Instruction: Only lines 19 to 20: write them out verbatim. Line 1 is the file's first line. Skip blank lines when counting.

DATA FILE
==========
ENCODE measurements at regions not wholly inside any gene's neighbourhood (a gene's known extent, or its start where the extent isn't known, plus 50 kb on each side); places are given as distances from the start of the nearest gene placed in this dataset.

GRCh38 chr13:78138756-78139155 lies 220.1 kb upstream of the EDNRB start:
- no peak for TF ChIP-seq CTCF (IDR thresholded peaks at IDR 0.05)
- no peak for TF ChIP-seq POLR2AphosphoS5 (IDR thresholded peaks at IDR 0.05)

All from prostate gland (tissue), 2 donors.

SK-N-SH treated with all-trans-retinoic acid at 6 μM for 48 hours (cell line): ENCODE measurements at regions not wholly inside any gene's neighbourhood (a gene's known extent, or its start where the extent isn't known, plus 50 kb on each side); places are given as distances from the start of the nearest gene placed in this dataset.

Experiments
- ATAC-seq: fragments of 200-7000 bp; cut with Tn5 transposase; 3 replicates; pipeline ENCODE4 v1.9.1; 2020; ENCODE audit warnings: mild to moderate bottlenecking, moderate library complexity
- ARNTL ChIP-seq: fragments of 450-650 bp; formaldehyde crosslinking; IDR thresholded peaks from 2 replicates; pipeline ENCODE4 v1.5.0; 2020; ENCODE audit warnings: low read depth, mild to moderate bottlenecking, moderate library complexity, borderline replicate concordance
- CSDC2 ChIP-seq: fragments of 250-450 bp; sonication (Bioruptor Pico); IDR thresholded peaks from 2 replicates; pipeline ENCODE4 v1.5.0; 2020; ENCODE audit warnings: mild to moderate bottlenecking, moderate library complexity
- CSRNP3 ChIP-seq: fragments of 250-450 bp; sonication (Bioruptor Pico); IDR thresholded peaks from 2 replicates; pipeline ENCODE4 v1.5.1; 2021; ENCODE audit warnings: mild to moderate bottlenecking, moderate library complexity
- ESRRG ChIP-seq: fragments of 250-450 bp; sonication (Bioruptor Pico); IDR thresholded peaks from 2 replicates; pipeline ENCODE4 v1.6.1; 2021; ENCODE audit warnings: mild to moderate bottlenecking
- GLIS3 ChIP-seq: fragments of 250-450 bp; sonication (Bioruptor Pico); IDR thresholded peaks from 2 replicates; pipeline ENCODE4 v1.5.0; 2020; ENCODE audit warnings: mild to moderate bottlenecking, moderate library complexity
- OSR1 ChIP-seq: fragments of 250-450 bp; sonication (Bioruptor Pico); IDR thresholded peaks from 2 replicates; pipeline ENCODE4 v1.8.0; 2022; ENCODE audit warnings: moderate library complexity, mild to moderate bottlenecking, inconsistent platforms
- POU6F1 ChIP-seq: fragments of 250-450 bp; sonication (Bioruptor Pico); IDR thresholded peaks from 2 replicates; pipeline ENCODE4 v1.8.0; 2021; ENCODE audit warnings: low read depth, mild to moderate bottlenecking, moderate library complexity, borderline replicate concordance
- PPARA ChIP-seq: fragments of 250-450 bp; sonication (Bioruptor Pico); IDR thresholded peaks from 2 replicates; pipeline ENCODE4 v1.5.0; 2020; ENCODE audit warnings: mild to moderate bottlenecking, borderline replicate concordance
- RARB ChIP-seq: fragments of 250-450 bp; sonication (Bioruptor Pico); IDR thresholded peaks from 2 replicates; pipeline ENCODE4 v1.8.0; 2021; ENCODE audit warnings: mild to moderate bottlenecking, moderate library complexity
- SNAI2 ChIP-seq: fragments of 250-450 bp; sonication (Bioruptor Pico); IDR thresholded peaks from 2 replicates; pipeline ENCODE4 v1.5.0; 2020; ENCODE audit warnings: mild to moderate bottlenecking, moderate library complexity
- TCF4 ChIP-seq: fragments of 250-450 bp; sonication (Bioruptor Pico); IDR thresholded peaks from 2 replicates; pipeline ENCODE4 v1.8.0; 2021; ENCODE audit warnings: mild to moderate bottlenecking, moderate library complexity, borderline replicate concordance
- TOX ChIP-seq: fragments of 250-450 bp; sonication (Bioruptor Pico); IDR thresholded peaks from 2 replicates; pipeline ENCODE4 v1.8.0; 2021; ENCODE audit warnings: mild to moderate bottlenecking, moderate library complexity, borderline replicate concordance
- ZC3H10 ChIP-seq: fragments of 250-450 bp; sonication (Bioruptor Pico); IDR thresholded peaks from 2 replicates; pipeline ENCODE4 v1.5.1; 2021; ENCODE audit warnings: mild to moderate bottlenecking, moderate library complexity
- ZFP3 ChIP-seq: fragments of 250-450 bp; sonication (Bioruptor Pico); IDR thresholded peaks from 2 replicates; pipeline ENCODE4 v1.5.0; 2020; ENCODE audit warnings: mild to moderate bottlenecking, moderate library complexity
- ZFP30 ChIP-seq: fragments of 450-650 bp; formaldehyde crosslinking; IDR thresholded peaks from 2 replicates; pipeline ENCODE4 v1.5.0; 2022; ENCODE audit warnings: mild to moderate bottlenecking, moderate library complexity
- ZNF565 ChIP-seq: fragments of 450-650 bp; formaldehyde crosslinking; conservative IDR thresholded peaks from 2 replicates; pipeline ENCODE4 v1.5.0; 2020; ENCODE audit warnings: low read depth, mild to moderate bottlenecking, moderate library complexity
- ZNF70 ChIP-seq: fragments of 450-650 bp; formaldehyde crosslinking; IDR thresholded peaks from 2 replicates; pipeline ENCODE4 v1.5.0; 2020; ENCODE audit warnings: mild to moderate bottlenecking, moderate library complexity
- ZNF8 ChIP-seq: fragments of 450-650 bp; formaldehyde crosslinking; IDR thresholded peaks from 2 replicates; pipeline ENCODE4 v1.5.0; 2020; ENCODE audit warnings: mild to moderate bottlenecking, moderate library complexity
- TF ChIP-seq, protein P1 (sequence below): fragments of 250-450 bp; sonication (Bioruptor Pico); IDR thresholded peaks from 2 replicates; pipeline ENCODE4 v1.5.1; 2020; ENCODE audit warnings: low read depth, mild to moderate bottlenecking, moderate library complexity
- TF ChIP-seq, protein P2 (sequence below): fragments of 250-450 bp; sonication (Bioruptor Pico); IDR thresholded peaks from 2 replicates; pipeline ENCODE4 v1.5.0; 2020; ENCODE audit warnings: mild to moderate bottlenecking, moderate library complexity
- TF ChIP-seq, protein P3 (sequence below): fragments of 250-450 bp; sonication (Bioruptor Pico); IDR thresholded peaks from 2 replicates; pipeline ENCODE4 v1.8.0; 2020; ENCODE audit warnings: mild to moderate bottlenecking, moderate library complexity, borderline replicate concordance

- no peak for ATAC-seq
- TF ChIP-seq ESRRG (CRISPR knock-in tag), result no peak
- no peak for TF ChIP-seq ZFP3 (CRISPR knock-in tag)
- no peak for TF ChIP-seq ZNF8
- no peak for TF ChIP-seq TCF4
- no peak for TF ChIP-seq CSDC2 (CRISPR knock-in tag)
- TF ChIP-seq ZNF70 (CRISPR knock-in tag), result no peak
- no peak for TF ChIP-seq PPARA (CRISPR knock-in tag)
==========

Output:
- TCF4 ChIP-seq: fragments of 250-450 bp; sonication (Bioruptor Pico); IDR thresholded peaks from 2 replicates; pipeline ENCODE4 v1.8.0; 2021; ENCODE audit warnings: mild to moderate bottlenecking, moderate library complexity, borderline replicate concordance
- TOX ChIP-seq: fragments of 250-450 bp; sonication (Bioruptor Pico); IDR thresholded peaks from 2 replicates; pipeline ENCODE4 v1.8.0; 2021; ENCODE audit warnings: mild to moderate bottlenecking, moderate library complexity, borderline replicate concordance